Our club was founded in 1951 as the Wirehaired Pointing Griffon Club of America (WPGCA) for Korthals type griffons. In the late 1980s we began outbreeding Korthals WPG with the Cesky Fousek, and in 2014 we officially converted to representing the Cesky Fousek breed in North America.
The club first established our studbook in 1972. Club members were some of those that were involved with the early development of North America Versatile Hunting Dog Association (NAVHDA) and that is when we began our testing program. In the 1980s a portion of the club felt that the breed needed to have an outcross to restore some of the health, conformation, and hunting qualities. After long deliberation the closely related Český Fousek was chosen as the outcross breed.
New genetic evidence now indicates that the Český Fousek was likely the earliest rough-haired versatile hunting breed in Europe and was therefore probably a major part of the development of the early Korthals Wirehaired Pointing Griffon. Further, the FCI allows planned and controlled outcrosses to be carried out by a parent club. Therefore, the breed wardens in the 1980s felt that Fousek into WPG was a wise choice. Although it may have been a sound breeding decision, outcrossing caused a schism; a fraction of the club left to form the American Wirehaired Pointing Griffon Association (AWPGA. This group was subsequently recognized as the AKC Wirehaired Pointing Griffon Parent Club. Because we no longer had access to the Korthals Wirehaired Pointing Griffon breeding stock we turned to the development the Český Fousek in the US. Our club then began importing both breeding stock and frozen semen from Czechoslovakia (now the Czech Republic and Slovakia) and adopted the FCI Český Fousek standard of excellence in 1995.
During the 2000s, John Pitlo and Jim Seibel of the club’s breeding committee visited the Czech Republic. The late Dr. Jaromír Dostál was especially instrumental in developing our ties with the Czech breed organization. He visited our club in 2008 as keynote speaker at our annual Judges Seminar. Our breeding and testing programs are similar to those of the FCI Český Fousek Parent Club, Klub Chovatelů Českých Fousků. Although WPGCA bred dogs have essentially been bred from Český Fousek stock since 1985, it was not until 2014 that a formal name change was made to the club. FCI recognizes, ”Bohemian Wirehaired Pointing Griffon” as the English name for the breed, so that label was selected to reflect our club’s long history of devotion to griffons as hunting and companion dogs. Mr. Gary Pool, our past club president, visited the Czech Republic in 2014 and forged a closer bond with the Klub Chovatelů Českých Fousků by signing a formal agreement of collaboration. Our goal is to breed hunting Český Fousek using the breeding guidelines set out by Klub Chovatelů Českých Fousků and develop the best available population genetic science, including the use of estimated breeding values (EBV), population cluster analysis (PCA), and coefficient of inbreeding (COI) analyses. Klub Chovatelů Českých Fousků representatives have been actively assisting us in selection, breeding, and importation of Český Fousek since 1989. Their collaboration has been crucial to our entire import and breeding program.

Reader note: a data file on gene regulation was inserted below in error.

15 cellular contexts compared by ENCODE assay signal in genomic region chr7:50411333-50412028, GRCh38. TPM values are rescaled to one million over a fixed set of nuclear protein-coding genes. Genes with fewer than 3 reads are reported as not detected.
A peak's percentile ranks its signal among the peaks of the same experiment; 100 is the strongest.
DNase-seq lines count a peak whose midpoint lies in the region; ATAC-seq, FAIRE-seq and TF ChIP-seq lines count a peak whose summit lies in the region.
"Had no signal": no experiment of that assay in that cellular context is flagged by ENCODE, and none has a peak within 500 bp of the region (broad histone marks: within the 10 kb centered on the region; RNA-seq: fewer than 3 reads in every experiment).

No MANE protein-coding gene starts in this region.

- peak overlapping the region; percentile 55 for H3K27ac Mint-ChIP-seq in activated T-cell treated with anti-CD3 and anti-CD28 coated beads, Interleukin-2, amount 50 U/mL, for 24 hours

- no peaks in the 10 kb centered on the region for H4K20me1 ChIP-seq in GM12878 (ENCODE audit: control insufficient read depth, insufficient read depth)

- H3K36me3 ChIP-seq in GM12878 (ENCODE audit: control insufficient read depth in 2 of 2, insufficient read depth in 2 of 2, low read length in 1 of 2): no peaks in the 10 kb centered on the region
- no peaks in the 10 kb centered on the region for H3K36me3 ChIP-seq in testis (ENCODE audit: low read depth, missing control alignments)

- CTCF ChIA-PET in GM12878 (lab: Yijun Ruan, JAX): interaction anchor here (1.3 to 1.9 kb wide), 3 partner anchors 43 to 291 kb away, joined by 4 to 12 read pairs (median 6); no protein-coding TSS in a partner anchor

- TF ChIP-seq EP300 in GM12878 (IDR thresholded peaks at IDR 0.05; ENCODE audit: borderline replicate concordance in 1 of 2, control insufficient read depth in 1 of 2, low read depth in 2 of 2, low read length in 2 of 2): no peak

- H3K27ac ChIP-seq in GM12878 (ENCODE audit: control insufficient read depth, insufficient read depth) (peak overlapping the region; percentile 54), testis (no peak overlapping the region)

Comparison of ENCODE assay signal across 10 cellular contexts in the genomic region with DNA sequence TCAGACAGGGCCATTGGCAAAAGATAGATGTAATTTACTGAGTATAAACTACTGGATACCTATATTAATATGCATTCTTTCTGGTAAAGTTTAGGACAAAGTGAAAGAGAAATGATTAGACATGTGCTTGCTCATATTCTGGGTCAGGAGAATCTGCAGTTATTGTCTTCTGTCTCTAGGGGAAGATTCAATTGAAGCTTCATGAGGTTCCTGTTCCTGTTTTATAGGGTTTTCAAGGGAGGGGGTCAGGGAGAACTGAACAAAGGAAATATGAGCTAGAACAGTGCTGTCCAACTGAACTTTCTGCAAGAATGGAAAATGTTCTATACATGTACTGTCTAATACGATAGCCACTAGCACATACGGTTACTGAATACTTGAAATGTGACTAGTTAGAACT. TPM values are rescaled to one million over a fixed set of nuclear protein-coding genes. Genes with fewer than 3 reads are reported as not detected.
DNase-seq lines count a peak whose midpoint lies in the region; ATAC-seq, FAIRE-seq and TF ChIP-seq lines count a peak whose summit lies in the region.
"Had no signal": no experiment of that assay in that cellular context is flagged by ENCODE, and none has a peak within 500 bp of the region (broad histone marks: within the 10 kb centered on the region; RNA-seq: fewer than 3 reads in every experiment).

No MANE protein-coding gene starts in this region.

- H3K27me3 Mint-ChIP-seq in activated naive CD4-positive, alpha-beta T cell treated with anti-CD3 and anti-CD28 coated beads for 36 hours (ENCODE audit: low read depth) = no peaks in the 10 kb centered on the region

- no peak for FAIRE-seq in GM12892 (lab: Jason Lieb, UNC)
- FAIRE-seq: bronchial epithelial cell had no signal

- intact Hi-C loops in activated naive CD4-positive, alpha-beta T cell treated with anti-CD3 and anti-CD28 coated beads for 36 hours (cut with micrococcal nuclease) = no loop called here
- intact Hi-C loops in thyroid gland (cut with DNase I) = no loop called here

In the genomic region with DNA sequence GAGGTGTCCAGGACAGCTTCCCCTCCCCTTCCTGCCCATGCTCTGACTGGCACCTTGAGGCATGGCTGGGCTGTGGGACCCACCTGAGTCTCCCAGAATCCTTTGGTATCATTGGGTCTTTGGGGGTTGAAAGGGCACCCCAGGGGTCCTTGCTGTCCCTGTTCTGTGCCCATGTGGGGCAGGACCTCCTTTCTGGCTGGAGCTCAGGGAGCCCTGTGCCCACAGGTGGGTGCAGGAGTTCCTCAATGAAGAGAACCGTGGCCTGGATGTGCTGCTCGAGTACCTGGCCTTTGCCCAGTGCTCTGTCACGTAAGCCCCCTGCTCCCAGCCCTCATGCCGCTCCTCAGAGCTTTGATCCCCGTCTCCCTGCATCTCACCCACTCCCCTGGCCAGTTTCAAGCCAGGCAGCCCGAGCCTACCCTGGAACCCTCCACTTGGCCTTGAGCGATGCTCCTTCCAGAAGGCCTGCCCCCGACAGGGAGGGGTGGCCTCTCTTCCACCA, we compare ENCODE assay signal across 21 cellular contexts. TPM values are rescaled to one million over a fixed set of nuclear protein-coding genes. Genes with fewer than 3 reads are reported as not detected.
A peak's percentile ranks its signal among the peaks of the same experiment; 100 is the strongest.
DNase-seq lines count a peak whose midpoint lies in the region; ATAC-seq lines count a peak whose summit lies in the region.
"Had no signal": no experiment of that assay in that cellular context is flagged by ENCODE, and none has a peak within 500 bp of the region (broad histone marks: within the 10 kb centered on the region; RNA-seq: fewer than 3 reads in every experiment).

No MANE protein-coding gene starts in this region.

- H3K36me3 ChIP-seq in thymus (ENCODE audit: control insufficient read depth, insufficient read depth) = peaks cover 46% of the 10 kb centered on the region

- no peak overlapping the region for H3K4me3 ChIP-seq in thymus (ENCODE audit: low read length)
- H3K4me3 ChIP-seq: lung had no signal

Because the Český Fousek has a worldwide effective breeding population below 500 animals it can be considered a “breed for conservation”, therefore, we have established a centrally controlled breed warden system whereby dogs cannot be bred unless they pass conformation, hunting performance tests, and health requirements. This is a method that has been successful for many generations in the Czech Republic where they set up ten breeding lines and their Breed Wardens select suitable mates to maintain genetic diversity and health. We have used advice from the Czech Breed Wardens for importation of dogs, puppies, frozen semen, as well as for mate selection.
In 1985 our first imported dog was Erik od Jezárek. As of 2016, we have imported 33 adult dogs, or puppies, as well as frozen semen from 14 proven stud dogs. We continue to import puppies selected by the Czech Breed Wardens to support our breeding program here in North America as well as semen from proven stud dogs. In addition, the Klub Chovatelů Českých Fousků will have semen shipped from North America to the Czech Republic, thus helping build our international collaboration.
We have maintained a hard copy studbook since 1972 and our pedigrees also have a statement that the animal is not to be used for breeding unless cleared by our breed warden committee (“Breeding Restricted” stamp). This is important to insure that breeders are using the appropriate conformation, hunting tests, health scores, as well as EBV, PCA, and COI to maintain health, hunting, and companionship qualities.